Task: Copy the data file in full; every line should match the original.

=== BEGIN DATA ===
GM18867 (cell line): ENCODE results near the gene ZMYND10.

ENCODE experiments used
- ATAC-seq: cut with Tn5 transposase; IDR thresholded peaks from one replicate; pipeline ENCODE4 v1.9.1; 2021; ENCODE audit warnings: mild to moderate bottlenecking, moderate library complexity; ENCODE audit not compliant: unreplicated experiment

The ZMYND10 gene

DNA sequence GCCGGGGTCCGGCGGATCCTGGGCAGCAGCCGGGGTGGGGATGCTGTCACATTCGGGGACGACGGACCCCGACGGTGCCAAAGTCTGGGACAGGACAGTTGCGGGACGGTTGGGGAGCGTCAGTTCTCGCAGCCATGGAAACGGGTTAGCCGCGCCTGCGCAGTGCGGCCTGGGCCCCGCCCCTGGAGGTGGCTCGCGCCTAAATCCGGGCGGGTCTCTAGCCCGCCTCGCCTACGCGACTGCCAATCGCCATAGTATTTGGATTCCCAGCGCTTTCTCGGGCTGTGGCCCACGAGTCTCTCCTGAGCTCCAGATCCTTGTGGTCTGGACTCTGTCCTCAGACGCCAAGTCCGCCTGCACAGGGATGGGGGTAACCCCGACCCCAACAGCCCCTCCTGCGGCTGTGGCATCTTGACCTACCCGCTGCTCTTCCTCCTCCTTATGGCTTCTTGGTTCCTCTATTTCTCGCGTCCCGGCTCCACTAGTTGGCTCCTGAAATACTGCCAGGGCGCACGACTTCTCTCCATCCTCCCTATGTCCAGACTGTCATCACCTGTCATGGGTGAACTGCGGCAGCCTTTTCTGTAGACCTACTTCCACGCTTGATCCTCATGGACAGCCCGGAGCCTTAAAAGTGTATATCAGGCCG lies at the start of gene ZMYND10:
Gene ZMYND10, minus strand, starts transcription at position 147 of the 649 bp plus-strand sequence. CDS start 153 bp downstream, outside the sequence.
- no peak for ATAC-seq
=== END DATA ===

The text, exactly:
GM18867 (cell line): ENCODE results near the gene ZMYND10.

ENCODE experiments used
- ATAC-seq: cut with Tn5 transposase; IDR thresholded peaks from one replicate; pipeline ENCODE4 v1.9.1; 2021; ENCODE audit warnings: mild to moderate bottlenecking, moderate library complexity; ENCODE audit not compliant: unreplicated experiment

The ZMYND10 gene

DNA sequence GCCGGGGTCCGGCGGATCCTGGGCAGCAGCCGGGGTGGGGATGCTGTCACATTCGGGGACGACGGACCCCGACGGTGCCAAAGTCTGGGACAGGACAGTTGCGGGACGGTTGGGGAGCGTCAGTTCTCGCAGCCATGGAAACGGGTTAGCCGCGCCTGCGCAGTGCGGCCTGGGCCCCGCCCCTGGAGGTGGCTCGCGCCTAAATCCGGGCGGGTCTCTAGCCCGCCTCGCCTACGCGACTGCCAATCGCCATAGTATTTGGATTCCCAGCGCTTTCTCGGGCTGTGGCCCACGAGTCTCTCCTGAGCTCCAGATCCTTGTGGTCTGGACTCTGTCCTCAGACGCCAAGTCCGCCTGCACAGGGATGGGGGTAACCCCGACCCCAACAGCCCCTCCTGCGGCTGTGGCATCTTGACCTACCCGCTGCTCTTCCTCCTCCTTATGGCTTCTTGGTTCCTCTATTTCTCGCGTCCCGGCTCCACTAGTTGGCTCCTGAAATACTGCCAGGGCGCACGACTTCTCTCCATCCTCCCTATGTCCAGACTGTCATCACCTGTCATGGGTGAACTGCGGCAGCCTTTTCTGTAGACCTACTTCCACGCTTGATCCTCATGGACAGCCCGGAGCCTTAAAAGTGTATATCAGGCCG lies at the start of gene ZMYND10:
Gene ZMYND10, minus strand, starts transcription at position 147 of the 649 bp plus-strand sequence. CDS start 153 bp downstream, outside the sequence.
- no peak for ATAC-seq